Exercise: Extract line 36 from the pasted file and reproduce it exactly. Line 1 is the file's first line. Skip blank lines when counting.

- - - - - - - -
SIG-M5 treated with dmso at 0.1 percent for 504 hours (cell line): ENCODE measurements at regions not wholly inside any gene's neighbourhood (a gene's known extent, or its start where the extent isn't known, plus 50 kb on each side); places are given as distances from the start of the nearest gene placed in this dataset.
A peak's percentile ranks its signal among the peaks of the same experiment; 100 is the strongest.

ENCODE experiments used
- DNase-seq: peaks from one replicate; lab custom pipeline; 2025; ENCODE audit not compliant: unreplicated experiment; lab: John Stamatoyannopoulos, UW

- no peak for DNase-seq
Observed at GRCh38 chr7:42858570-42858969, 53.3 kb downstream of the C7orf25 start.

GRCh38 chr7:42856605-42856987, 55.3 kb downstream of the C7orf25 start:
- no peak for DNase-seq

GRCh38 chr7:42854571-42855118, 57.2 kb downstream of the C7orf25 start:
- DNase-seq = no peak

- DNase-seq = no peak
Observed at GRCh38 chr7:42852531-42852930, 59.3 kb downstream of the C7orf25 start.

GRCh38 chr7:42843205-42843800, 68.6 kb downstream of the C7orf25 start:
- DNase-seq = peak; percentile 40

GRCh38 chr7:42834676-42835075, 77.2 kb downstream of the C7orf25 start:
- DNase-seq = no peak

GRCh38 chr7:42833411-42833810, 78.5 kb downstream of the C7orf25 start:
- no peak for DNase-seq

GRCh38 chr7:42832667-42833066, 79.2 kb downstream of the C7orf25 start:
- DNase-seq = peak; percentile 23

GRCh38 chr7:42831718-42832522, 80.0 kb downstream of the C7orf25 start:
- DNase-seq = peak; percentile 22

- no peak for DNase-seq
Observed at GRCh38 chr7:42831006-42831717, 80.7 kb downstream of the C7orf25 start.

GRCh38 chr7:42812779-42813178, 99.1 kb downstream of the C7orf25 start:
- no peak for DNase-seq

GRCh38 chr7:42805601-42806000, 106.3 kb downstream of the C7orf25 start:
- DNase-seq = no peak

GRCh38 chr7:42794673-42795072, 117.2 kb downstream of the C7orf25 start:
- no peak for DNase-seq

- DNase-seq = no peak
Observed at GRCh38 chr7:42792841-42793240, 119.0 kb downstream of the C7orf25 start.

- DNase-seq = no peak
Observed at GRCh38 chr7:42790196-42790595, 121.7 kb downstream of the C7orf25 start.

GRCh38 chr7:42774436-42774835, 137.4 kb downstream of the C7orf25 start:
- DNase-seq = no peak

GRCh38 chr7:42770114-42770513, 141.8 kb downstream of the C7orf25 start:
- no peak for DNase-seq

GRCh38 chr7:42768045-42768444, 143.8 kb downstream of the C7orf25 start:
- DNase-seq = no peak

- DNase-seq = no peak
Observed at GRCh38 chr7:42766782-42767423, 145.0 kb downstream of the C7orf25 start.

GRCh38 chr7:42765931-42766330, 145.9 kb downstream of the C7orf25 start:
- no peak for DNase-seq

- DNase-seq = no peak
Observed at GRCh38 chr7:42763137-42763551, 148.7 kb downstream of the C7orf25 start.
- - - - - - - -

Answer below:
- DNase-seq = no peak